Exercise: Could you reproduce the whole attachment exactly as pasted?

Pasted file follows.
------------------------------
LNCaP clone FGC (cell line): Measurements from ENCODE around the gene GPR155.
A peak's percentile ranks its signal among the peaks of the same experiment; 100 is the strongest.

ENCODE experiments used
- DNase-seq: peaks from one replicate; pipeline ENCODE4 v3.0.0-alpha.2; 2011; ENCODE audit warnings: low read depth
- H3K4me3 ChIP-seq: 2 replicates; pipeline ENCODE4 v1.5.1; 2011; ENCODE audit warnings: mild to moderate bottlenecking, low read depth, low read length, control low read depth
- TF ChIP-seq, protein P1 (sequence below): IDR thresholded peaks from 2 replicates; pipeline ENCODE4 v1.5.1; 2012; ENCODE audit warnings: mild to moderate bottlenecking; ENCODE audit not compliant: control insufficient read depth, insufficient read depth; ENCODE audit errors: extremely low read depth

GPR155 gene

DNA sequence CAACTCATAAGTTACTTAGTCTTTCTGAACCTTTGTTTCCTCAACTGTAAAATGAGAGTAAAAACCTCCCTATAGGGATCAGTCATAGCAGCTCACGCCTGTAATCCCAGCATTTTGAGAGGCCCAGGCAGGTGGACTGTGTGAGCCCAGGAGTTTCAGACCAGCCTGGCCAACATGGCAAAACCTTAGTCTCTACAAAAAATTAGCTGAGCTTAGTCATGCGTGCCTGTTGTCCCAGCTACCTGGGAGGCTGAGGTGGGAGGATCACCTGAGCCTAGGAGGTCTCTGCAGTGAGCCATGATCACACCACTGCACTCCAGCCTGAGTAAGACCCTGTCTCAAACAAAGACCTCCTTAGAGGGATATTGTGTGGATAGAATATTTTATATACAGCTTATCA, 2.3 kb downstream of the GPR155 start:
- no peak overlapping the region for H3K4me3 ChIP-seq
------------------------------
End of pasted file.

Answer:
LNCaP clone FGC (cell line): Measurements from ENCODE around the gene GPR155.
A peak's percentile ranks its signal among the peaks of the same experiment; 100 is the strongest.

ENCODE experiments used
- DNase-seq: peaks from one replicate; pipeline ENCODE4 v3.0.0-alpha.2; 2011; ENCODE audit warnings: low read depth
- H3K4me3 ChIP-seq: 2 replicates; pipeline ENCODE4 v1.5.1; 2011; ENCODE audit warnings: mild to moderate bottlenecking, low read depth, low read length, control low read depth
- TF ChIP-seq, protein P1 (sequence below): IDR thresholded peaks from 2 replicates; pipeline ENCODE4 v1.5.1; 2012; ENCODE audit warnings: mild to moderate bottlenecking; ENCODE audit not compliant: control insufficient read depth, insufficient read depth; ENCODE audit errors: extremely low read depth

GPR155 gene

DNA sequence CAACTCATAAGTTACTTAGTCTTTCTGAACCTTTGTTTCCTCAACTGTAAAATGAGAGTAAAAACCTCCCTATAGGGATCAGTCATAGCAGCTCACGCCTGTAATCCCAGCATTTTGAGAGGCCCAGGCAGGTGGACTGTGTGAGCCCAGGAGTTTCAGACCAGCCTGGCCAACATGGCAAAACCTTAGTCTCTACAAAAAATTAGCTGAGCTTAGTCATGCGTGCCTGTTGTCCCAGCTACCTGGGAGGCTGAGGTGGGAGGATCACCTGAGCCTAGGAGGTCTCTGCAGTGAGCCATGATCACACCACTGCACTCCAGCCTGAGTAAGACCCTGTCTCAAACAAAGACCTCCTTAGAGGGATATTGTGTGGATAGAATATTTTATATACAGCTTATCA, 2.3 kb downstream of the GPR155 start:
- no peak overlapping the region for H3K4me3 ChIP-seq